That is by definition the ultimate equilibrium, and thus the ultimate death. I'm sure Mushroom can provide scriptural support for this view.

The third characteristic of life is the open exchange of matter, energy, and/or information. In the case of spirit, we're not so much concerned with matter, but then again, forget what I just said, for a central theme of Christianity is that matter itself is to become divinized, or infused with those higher energies. It's a messy job, but someone has to do it. Unless you tear up the contract.

This goes to what we said in the previous post about "first" and "second" theologies. Theology is a kind of information, but if you confine it to the head, then you're a pretty weak be-er, just foaming at the mouth.

Rather, the whole point is to draw that information/energy all the way down and out. In other words, like sap from the upside-down cosmic tree, it should proceed all the way from the roots to the trunk to the branches to the leafy individuals. And then there is the prolongation from leaf-to-leaf, i.e., "love thy arbor."

This, I believe, goes to Petey's jehovial witticism that It's a Tree of Life for those whose wood beleaf.

Interestingly, the footgnote to that very passage goes to exactly what was said above: "In the incarnation humanity is the 'boundary' or 'frontier' between the visible and the invisible, the carnal and the spiritual, like a mediator between creation and the creator" (Olivier Clement).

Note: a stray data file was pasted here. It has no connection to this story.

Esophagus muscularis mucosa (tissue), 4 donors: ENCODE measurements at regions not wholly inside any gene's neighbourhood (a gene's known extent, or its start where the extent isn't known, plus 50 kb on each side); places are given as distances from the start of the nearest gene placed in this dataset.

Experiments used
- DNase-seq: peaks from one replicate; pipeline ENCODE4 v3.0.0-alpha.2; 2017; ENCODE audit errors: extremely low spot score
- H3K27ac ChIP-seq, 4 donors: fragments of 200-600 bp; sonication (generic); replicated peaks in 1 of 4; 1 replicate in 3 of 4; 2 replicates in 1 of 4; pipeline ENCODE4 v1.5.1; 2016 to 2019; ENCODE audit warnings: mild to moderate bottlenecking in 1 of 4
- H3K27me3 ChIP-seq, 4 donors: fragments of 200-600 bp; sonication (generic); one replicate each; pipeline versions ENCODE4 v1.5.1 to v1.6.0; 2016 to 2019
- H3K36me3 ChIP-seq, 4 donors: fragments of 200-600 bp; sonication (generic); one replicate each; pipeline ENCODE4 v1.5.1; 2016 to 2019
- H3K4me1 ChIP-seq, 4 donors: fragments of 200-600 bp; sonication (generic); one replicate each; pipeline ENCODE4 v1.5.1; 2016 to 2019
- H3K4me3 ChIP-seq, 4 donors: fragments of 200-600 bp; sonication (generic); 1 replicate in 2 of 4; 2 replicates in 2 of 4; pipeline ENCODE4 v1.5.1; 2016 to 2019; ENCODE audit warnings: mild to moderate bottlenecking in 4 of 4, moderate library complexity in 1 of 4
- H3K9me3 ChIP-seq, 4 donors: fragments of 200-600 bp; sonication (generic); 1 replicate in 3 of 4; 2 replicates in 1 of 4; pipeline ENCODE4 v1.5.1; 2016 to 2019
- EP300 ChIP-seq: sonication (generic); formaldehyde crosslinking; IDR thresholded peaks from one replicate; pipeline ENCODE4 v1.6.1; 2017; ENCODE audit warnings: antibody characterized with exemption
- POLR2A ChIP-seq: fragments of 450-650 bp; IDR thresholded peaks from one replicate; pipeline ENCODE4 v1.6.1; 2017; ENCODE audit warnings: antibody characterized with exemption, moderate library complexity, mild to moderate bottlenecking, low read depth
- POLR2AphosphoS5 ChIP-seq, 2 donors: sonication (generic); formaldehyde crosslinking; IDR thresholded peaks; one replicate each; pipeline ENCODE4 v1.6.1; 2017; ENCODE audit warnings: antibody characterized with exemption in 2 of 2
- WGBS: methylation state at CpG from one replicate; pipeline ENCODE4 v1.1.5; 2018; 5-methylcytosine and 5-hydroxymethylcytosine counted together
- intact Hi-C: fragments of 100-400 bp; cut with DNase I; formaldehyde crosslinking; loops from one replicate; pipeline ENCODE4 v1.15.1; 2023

The leaf motif also reminds me of the final death scene in Finnegans Wake: "My leaves have drifted from me. All. But one clings still. I'll bear it on me. To remind me of. Lff!"

So long as a single green leaf remains, the tree is still alive with lff.

A world without soul is a world without anima, without anima-tion. It feels dead and unreal.... That is what Reality is for us -- being intensely alive. And the energies of life come from the Divine. To tap into this energy it is necessary to sacrifice ourselves, to sacrifice the merely personal, the closed-off and isolated world of the person as ego, in favor of the transpersonal divine context out of which our own tiny individualities flow. --Thomas Cheetham

Tuesday, June 02, 2015

Give Me a Premise and I Will Destroy the World!

It seems to me that Corbin's remedy for the error of reductionism is a defiant expansionism: we should resist all attempts to trap the soul in the tautologous absurcularities of its own reason. Auto-pullwoolery is never the solution to man's terrestrial challenges.

Man cannot contain himself. Even on the physical plane, our skin doesn't actually contain us per se. Rather, it is a semipermeable membrane through which pass moisture, light, and sensations (and probably some more subtle energies as well, e.g., certain kinds of touch). It is simultaneously inward and outward turning.

This two-faced property of inside/outside proceeds all the way up the cosmic hierarchy. It not only defines life, but also mind: the mind too is a kind of membrane that bounds the "self." However, there is no self without an and ultimately the Other, this otherhood being built into the very nature of things, i.e., the Trinity.

At risk of belaboring a point that no one outside the Coonosphere will appreciate anyway, this is my main argument against both artificial life and the likelihood of discovering intelligent life elsewhere in the cosmos, for an artificial intelligence will not cohere around a nonlocal interior, and the evolutionary circumstances for its terrestrial appearance are so insanely specific that it could never occur by chance.

If we do ever discover an intelligence that is in any way analogous to ours, then it will simply be because God didn't limit it to one planet. The aliens will be "like" us because they have the same source, which is not from below, but above.